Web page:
So to fix it I propose treating Rattle & Hum as a traditional studio album. My re-imagined version of Rattle & Hum will cut out all of the weird cultural snippets, the live tracks, the reimagined gospel version of “I Still Haven’t Found What I’m Looking For”, and the live cover songs. Instead, it will focus on only the eight new studio tracks and add in three of the albums studio recorded B-sides. Doing this accomplishes a few things. First, it puts the emphasis on the new songs without all of the clutter, and many of these songs are very good if not always up to the level of U2’s best work. Second, it allows Rattle & Hum to be considered as a regular studio album as opposed to the hodgepodge it was. Third, for good or ill (and that may depend on your feelings about U2 at this stage of their career), it creates an album that does what U2 intended. Rattle & Hum explores the history of American roots music and early rock and presents U2’s version of what those influences led to in them (while getting to write and play with some of their heroes). And while it may arguably be true that U2 never sound more Irish than when they are trying to be American, that is what U2 were trying to accomplish here, so love it or hate it that is what my version of Rattle & Hum is and I think it is significantly better than the original album.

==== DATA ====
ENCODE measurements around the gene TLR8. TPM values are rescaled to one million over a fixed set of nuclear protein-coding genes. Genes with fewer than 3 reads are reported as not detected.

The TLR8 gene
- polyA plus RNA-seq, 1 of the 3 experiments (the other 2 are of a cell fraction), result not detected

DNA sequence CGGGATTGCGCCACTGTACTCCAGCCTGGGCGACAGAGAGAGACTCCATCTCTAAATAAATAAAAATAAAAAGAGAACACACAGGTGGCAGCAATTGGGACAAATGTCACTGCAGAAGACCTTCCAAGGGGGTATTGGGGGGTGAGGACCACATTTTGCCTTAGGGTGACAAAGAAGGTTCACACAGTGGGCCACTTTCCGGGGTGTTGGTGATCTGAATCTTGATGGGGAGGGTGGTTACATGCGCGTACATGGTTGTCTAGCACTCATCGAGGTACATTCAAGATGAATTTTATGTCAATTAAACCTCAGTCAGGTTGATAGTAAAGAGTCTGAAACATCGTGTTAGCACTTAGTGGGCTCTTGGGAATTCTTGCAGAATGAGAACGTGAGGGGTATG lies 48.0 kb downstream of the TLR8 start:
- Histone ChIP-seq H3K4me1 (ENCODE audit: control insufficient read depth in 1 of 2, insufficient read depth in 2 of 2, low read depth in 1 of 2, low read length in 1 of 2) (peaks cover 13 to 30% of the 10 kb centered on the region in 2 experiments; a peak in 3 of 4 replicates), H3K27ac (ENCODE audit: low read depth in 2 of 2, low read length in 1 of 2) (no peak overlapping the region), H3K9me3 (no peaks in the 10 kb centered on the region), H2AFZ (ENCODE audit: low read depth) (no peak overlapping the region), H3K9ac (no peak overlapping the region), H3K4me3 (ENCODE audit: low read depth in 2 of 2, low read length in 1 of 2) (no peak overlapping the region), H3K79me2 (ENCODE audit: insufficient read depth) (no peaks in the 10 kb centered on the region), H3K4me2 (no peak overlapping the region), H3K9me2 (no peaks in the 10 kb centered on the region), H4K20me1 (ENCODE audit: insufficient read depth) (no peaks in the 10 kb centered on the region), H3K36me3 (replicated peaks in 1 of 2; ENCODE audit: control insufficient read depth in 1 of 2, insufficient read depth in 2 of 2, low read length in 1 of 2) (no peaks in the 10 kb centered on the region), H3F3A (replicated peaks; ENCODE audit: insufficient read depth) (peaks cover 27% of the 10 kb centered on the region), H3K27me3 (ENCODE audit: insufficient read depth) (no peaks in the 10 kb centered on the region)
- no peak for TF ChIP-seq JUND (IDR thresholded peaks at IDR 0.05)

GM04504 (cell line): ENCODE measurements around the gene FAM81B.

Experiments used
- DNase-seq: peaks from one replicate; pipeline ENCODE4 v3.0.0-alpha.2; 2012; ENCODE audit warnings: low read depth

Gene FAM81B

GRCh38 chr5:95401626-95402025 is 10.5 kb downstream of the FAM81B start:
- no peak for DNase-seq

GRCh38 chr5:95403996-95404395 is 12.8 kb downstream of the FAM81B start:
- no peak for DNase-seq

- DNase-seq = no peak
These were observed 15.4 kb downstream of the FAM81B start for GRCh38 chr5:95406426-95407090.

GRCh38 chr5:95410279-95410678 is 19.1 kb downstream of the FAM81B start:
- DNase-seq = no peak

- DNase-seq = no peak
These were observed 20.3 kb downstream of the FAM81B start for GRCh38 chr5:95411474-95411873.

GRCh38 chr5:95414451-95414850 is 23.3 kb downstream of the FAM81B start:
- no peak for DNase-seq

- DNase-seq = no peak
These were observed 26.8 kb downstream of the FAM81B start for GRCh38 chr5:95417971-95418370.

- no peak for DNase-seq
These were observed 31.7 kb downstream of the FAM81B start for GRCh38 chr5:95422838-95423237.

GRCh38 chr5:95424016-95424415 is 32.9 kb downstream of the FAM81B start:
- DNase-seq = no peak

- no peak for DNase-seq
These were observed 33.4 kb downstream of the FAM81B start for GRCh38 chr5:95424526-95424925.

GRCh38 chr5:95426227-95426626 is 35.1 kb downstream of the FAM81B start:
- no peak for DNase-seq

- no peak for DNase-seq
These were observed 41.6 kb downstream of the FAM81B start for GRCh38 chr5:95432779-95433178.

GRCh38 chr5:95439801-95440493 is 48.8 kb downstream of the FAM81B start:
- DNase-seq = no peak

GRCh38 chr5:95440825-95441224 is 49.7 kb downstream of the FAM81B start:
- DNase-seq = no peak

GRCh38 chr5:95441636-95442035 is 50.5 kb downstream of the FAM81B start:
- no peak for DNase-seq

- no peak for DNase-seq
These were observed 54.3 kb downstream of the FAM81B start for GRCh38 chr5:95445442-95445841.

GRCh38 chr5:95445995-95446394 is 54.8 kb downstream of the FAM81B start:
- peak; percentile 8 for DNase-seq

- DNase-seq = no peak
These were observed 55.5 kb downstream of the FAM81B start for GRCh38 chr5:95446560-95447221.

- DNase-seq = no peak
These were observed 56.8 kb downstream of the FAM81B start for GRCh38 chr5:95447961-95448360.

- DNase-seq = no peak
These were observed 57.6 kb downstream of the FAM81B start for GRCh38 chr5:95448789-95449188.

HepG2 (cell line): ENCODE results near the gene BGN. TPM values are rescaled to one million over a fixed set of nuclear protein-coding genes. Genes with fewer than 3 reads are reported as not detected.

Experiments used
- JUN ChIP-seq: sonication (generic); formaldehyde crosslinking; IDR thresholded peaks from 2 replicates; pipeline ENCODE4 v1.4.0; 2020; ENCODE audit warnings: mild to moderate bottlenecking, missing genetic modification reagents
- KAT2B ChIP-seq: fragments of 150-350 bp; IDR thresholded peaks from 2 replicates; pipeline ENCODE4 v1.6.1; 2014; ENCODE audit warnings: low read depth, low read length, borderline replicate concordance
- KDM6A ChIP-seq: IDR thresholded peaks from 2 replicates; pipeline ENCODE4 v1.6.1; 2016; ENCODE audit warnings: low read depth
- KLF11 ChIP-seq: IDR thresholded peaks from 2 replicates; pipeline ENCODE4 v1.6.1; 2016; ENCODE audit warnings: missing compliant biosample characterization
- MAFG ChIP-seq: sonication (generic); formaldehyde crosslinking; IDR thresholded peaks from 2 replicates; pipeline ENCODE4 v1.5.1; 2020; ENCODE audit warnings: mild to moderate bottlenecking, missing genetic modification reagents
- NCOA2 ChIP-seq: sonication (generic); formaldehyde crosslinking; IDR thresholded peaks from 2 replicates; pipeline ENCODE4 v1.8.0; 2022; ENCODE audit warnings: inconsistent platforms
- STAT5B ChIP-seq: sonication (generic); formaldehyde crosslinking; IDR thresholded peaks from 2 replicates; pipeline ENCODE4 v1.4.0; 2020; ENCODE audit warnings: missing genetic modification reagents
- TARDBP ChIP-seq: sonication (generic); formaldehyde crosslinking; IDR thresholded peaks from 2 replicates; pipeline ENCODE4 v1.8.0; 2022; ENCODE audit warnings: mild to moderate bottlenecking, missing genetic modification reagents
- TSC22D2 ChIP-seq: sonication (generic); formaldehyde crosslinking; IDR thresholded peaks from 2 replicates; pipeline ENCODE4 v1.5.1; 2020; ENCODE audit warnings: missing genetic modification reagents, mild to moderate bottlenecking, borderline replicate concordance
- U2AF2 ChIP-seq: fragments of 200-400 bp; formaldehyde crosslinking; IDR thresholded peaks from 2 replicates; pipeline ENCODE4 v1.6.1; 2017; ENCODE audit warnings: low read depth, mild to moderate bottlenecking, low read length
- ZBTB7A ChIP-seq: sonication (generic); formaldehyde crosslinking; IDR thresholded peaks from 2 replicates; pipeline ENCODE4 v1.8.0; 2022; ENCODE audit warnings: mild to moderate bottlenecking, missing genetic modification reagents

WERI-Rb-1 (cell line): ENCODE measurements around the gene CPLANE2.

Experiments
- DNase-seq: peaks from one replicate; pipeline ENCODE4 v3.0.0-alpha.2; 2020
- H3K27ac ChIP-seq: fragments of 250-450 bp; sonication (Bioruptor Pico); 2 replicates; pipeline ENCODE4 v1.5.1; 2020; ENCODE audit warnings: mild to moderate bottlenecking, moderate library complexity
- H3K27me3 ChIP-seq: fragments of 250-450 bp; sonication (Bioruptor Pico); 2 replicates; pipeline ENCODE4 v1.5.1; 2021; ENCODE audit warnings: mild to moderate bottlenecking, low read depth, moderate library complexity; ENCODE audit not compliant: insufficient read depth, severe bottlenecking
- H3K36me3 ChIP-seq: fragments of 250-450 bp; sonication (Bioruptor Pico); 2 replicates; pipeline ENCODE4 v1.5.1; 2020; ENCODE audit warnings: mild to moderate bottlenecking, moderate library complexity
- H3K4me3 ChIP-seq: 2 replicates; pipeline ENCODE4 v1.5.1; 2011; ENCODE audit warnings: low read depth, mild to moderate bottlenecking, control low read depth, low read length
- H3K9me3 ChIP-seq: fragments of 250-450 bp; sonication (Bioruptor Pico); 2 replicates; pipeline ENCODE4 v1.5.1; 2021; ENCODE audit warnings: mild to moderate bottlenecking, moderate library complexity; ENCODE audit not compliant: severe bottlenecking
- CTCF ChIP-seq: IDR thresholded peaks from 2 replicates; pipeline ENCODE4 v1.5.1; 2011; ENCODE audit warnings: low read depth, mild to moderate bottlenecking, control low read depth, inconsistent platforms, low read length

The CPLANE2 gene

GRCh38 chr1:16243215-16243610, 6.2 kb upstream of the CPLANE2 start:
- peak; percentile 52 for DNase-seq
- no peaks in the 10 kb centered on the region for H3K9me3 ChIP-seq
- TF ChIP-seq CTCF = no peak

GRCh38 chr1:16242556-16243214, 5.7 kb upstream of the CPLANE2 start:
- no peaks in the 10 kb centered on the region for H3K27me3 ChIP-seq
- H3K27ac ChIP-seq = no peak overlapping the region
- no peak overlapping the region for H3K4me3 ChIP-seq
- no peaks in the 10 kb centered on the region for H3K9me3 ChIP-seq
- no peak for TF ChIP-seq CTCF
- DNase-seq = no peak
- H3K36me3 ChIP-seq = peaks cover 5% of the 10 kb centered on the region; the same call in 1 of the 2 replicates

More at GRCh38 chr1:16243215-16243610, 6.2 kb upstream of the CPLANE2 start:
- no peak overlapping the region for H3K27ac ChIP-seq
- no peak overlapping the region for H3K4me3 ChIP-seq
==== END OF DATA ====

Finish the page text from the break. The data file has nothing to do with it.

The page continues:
1. Desire – From its opening riff to its last frenzied note “Desire” is red hot and tense and a much better album opener than the silly live version of “Helter Skelter”.  It also never hurts to open the album with a big hit.

2. Hallelujah Here She Comes – Originally the B-side to the “Desire” single, the song is a pretty song that mixes folk and gospel in an interesting way.  As a song it is far better than nearly all of the live songs I cut off my version and probably better than several of the other studio songs that were included. Placed second after “Desire” it helps to set the Americana tone of the album.

3. Angel Of Harlem – Written as a tribute to jazz singer Billie Holiday “Angel Of Harlem” has a light jazz and soul feel and continues the flow of the Americana theme while also front-loading the singles.

4. All I Want Is You – This one was tough to move in the running order as it is a near perfect closer, with its slow, cinematic build and long symphonic outro. However, it provided a nice tonal shift following my opening trilogy of songs and the long ending, which has a very moody and melancholic feel, flows well into the song I placed after it on my version.

5. Dancing Barefoot – A cover of the Patti Smith indie rock classic, “Dancing Barefoot” is too post-punk in its mood to really fit the Americana theme tightly (although Smith is American) and it was not included on the original release, instead being used as the B-side for “When Love Comes To Town”.  However, U2’s version of “Dancing Barefoot” is stark and stunning and it deserves to be on the album, especially as I cut all of the other covers and its darker mood follows up the symphonic ending of “All I Want Is You” nicely.